Yet the demand for effective terminals remains. Yes, there is lots of conversation regarding comprehensive POS and tablet-based systems, and those will result in more sales and usage of newer technology. However, a merchant base remains for which traditional terminals remain the best solution.

That being said, it's not wise to just become an expert about one type of terminal and insist on its usage. Today, that would be like attempting to fit a square peg into a round hole. But how do the merchant level salespeople (MLSs) identify what terminals best fit their needs, as well as the needs of their merchants?

Evaluating terminal options

The questions you need to ask when identifying which POS systems to add to your toolbox are similar to those that now must be asked about terminal solutions. Yet the following four questions take on greater importance.

  1. Which terminals have been certified by my chosen authorization provider or processing partner? Unlike POS systems that often provide their own technical support and are typically only Class B certified on many networks, most terminals used today are supported by the authorization provider. These devices are considered Class A.

    However, there are some that do provide their own support and are certified Class B on many networks. That is why it is important to understand the differences, as well as any expectations these differences place on the MLS in terms of programming and support. It does no good to find the ideal terminal and then discover that it's either proprietary or not certified.

  2. What functionality does the terminal provide directly? For example, most terminals placed today will process EMV cards (and it is likely prudent to choose terminals that are EMV capable). But not all terminals are NFC capable. In many cases, in order for a terminal to be NFC capable it requires a separate unit or PIN pad.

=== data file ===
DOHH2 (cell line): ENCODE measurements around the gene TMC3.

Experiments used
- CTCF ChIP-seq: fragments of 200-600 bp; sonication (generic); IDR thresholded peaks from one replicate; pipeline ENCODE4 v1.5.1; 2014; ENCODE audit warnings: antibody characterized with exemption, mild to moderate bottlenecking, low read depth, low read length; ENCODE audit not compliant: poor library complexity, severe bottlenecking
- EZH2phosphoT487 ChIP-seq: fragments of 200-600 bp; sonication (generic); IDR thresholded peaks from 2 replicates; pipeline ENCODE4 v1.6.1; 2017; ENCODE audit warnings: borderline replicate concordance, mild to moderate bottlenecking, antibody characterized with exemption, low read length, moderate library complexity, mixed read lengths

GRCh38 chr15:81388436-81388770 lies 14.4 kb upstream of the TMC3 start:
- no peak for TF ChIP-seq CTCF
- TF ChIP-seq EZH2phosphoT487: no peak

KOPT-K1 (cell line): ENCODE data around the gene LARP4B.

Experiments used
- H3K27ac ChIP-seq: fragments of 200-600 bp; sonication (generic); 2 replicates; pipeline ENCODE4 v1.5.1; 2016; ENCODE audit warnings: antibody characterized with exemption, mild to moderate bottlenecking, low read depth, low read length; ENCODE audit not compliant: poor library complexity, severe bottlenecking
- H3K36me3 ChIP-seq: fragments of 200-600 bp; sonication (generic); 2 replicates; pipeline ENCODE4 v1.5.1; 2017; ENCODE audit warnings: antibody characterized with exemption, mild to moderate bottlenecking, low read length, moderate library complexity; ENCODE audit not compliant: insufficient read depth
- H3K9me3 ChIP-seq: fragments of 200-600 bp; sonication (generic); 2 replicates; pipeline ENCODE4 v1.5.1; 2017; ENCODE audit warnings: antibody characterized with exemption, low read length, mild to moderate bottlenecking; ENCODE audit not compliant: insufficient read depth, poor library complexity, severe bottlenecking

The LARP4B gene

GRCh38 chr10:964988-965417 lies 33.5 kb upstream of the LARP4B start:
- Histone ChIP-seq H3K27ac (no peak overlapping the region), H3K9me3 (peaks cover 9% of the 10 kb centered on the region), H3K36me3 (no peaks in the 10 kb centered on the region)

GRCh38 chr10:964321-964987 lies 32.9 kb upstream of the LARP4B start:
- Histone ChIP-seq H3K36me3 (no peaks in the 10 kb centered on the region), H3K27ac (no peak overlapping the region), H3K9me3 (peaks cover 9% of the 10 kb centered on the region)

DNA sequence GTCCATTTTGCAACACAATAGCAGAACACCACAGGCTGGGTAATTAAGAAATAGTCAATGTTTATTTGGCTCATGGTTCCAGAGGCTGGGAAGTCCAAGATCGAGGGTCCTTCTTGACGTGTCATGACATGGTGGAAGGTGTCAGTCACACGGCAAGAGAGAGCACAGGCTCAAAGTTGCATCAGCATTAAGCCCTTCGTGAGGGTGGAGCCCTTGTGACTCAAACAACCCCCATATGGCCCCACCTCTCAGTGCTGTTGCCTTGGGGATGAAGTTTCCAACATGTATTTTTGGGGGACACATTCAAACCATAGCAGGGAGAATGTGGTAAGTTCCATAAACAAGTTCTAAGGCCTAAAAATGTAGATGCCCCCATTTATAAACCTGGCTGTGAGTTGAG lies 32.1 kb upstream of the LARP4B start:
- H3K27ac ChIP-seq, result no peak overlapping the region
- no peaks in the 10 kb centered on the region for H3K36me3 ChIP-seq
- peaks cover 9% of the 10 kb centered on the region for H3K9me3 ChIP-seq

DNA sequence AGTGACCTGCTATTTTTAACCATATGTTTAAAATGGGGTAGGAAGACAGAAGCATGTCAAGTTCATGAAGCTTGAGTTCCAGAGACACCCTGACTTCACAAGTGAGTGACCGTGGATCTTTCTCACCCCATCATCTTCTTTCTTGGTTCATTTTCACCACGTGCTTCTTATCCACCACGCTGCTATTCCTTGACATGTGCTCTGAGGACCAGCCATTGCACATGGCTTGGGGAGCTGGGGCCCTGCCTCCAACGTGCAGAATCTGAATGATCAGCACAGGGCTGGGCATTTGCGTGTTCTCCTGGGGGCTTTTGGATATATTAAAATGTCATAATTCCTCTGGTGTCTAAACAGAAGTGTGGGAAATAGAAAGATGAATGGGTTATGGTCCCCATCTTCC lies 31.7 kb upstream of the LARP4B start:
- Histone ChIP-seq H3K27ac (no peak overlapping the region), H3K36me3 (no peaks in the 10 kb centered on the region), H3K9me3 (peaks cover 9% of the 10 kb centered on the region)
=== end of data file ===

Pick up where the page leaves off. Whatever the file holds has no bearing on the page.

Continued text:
This isn't necessarily a deal breaker, but it must be understood when reviewing and making assessments about terminals.

  3. Will the terminal support the ancillary services used by my merchant base? A terminal that supports your payment needs may not support your gift, loyalty, check or any other third-party application requirements. This could be due to memory requirements, lack of an ability to support multiple applications or even specific requirements of the third party.

    Don't forget to check with the providers of third-party products you currently use and determine which terminals they support. That may narrow your focus or require adding an additional terminal solution to your toolbox for these specific needs.

  4. What price points fit my clientele? For many of the reasons listed above, you can't just choose one terminal and place it everywhere. If you are going to choose multiple options, you should consider their costs as well.

    We all know that free equipment isn't really free, and that merchants' needs are rapidly changing. That's why it may be time to consider offering terminals at multiple price points so you have a solution to fit any prospective merchant.

The old days will be remembered fondly, but that doesn't mean they were without their challenges. We all faced changes in market demand, terminal functionality and processing restrictions. That's why it's critical that you address these questions so you can ensure that you have the best selection of terminals in your toolbox, both now and in the future.

Jeff Fortney is Vice President, ISO Channel Management with Clearent LLC. He has more than 17 years' experience in the payments industry. Contact him at jeff@clearent.com or 972-618-7340. To learn about how Clearent can help you grow faster and go further, visit www.clearent.com.

Notice to readers: These are archived articles. Contact names or information may be out of date. We regret any inconvenience.

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Spotlight Innovators:

North American Bancard | Harbortouch | USAePay | IRISCRM.COM | Humboldt Merchant Services | Wirecard